Review by: Mark Englehart

Starring: Dermot Mulroney, Debra Messing, Jack Davenport

4 out of 10 stars

The Wedding Date, a romantic comedy that aspires to be called Pretty Man or maybe Four Weddings and a Gigolo, is the cinematic equivalent of flat soda: all the ingredients are there, it's kind of sweet, but it's also kind of stale, with no effervescence of any kind. A movie desperately in need some kind of bounce, it's given no help by its director, Clare Kilner, whose previous movie was the Mandy Moore wet-rag vehicle How to Deal. Fairly serviceable with a camera but helplessly out of touch with her actors or story, Kilner trains the lens on a variety of pretty settings and pretty people (and at one point, star Dermot Mulroney's treasure trail), but gets very little mileage out of any of it. The one item on her agenda seems to be conveying, in case you didn't realize it from the title, the premise, the poster or the commercial, that yes, this is a Chick Flick. She does so by surrounding her star, Debra Messing, with more robin's egg pastel blue than you could find at Tiffany's, and by making all the men in the cast impossibly handsome and all the women very attractive, but not threateningly so. It's like a confidence-building seminar sponsored by Cosmopolitan and Ralph Lauren.

The one masterstroke in all of The Wedding Date is in its wonderfully truncated beginning, which dispenses with backstory build-up entirely and plunges you right into the action. Within the first five minutes, we're shown a wedding invitation, a page of classified ads for male escorts (with promising candidates circled), and a harried thirtysomething woman packing her (robin's egg pastel blue) suitcases. The stressed woman is Kat (Messing), the invitation is for her younger sister's wedding in London, and the male escorts are the guys she's narrowed down to select as her eat-shit-and-die-look-at-my-hot-hot-hot-boyfriend date. Kat needs such a date because she previously ditched her hunky fiancé (presumably right before the ceremony, as a deposit that is fortuitously recovered is mentioned) and is loathe to appear as a sad-sack spinster. In one of those twists only desperate screenwriters could come up with, the sister's groom is the brother of Kat's ex, who himself is the best man; she's naturally the maid of honor. Ergo, a gigolo is needed.

Enter Nick (Mulroney), the handsomest forty-year-old paid companion you could ever hope for, a man-for-hire of such wisdom and zen-like calmness that Kat dubs him the "Yoda of escorts." Kat and Nick meet on the plane, where's he's all suavity and she's all nerves, and off to London they go. It's up to them to pull off the charade of their lovey-doveyness for Kat's family, and to make Kat's ex (Jeremy Sheffield) riotously jealous. But just as The Wedding Date seems to set itself up as a weird My Best Friend's Wedding/Bridget Jones's Diary/American Gigolo hybrid, the movie inexplicably falls apart like a house of (robin's egg pastel blue) cards. Kat and Nick's romance develops out of nowhere, a subplot involving Kat's sister and her beleaguered groom is shoved to the forefront, the previously dreamy ex is revealed to be a cad, and stumbling blocks that would have been kicked out of the writers' room of Friends are unsubtly introduced.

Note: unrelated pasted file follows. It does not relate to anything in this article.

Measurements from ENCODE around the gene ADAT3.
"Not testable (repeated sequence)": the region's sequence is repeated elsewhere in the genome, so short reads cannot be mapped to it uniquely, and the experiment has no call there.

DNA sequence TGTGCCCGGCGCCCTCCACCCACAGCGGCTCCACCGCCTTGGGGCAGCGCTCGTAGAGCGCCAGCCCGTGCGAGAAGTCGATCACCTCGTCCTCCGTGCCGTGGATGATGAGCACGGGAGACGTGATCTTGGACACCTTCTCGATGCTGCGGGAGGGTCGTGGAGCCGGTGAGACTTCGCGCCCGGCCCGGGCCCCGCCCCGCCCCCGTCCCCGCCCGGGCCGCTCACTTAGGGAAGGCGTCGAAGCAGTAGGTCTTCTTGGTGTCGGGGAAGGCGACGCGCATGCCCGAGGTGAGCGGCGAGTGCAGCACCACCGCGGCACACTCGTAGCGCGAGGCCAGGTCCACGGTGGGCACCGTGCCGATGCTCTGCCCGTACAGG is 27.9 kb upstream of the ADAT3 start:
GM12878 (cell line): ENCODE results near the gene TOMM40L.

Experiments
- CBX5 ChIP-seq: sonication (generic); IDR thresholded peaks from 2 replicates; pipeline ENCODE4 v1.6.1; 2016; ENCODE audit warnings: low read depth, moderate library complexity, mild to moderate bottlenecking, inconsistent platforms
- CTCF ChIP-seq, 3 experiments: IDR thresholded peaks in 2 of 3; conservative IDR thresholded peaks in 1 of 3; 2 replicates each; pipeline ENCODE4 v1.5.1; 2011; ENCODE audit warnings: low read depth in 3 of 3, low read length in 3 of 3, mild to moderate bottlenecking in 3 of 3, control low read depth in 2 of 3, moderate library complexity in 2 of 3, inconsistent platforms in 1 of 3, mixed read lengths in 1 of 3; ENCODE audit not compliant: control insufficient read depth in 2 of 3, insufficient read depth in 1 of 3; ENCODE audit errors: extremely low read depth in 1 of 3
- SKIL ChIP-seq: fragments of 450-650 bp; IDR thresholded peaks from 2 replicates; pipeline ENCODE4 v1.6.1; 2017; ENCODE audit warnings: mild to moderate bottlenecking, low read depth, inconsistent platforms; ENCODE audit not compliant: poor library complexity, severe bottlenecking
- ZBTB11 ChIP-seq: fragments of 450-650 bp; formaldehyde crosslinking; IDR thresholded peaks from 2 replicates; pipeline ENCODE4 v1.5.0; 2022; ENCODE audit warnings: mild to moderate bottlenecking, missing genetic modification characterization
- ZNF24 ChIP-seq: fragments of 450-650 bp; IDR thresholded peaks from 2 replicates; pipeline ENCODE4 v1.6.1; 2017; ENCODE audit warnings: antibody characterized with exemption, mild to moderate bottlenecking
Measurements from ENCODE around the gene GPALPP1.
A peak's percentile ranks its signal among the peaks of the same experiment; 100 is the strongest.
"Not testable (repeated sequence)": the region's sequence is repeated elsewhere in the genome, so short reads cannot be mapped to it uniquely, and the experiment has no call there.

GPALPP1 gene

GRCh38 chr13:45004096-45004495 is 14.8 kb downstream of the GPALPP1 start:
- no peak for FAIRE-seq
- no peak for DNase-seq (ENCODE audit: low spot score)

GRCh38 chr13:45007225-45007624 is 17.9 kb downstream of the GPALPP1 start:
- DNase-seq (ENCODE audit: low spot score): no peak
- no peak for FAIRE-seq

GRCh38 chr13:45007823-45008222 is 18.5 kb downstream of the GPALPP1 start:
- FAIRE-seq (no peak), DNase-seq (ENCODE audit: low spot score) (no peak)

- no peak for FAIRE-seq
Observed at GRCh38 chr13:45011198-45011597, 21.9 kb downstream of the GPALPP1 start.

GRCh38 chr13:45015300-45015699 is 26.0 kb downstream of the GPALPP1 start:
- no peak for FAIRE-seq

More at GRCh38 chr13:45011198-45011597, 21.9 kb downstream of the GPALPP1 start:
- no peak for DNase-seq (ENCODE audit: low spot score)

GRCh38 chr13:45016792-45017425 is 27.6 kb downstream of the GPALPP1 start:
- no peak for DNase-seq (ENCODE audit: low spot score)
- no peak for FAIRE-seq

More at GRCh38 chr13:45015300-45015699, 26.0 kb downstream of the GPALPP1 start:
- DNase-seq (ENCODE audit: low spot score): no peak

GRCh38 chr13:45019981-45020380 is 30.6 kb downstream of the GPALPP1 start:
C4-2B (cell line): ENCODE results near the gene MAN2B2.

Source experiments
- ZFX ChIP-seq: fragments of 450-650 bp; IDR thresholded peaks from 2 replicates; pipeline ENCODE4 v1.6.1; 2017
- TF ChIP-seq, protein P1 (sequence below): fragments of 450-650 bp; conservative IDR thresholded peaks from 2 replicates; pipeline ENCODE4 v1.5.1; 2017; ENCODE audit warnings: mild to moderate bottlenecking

The most egregious of faults is the lack of spark between Mulroney and Messing, who seemingly get along well enough but are never even given half a scene to show how things click between them. The actors do all they can – Messing dials down her shrilly Will & Grace persona into something resembling plausible human behavior, and Mulroney is a notch or two above his regular, almost-somnambulistic laconicness – but for all the supposed rubbing between them, you can't even get a hint of warmth, much less passionate heat. She certainly seems taken with his handsomeness and charm, and he seems rather, well, fond of her, but fondness does not a successful romantic comedy make. In between their playacting at romance, a cast of zany supporting players does all but wave their arms at the camera in hope of some attention, with mixed-to-negative results. Amy Adams succeeds all too well at conveying the bitchiness, selfishness, and entitlement of Kat's sister, and Sheffield, whom you might recognize as the chiseled, uncomfortable suitor from the video for Natalie Imbruglia's "Torn," brings his unique lack of chemistry to this movie as well.

The only finely-tuned performance in The Wedding Date belongs to Jack Davenport, the floppy-haired Brit most recognizable to American audiences as the doomed boyfriend in The Talented Mr. Ripley and Keira Knightley's stuffy suitor in Pirates of the Caribbean. If you've had the fortune to catch the British series Coupling (not the American version), you know Davenport is a shrewd comic actor who can play hapless without appearing stupid and whose smarts continue to upstage his matinee-idol good looks. Here, Davenport again plays hapless as the groom who's always the last to find out everything, but when his character is hit with an unsavory revelation, he adroitly balances the pathos of the situation with the comedic elements of the movie. As a result, he's the only cast member who seems perfectly comfortable in character. He even manages not to be upstaged by robin's egg pastel blue.